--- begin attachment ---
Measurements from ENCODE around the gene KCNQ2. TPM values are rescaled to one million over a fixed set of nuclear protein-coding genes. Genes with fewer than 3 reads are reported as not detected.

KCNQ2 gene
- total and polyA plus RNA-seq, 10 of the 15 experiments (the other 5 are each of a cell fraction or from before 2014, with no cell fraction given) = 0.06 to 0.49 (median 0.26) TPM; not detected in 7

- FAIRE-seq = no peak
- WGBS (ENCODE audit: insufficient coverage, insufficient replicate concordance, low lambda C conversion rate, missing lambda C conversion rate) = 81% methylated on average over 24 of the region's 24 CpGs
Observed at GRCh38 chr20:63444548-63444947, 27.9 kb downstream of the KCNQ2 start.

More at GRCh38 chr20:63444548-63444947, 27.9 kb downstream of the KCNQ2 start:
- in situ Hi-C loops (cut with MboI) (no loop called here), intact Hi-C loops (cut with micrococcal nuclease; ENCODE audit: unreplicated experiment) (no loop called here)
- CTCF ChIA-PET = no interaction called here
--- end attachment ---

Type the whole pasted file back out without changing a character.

Measurements from ENCODE around the gene KCNQ2. TPM values are rescaled to one million over a fixed set of nuclear protein-coding genes. Genes with fewer than 3 reads are reported as not detected.

KCNQ2 gene
- total and polyA plus RNA-seq, 10 of the 15 experiments (the other 5 are each of a cell fraction or from before 2014, with no cell fraction given) = 0.06 to 0.49 (median 0.26) TPM; not detected in 7

- FAIRE-seq = no peak
- WGBS (ENCODE audit: insufficient coverage, insufficient replicate concordance, low lambda C conversion rate, missing lambda C conversion rate) = 81% methylated on average over 24 of the region's 24 CpGs
Observed at GRCh38 chr20:63444548-63444947, 27.9 kb downstream of the KCNQ2 start.

More at GRCh38 chr20:63444548-63444947, 27.9 kb downstream of the KCNQ2 start:
- in situ Hi-C loops (cut with MboI) (no loop called here), intact Hi-C loops (cut with micrococcal nuclease; ENCODE audit: unreplicated experiment) (no loop called here)
- CTCF ChIA-PET = no interaction called here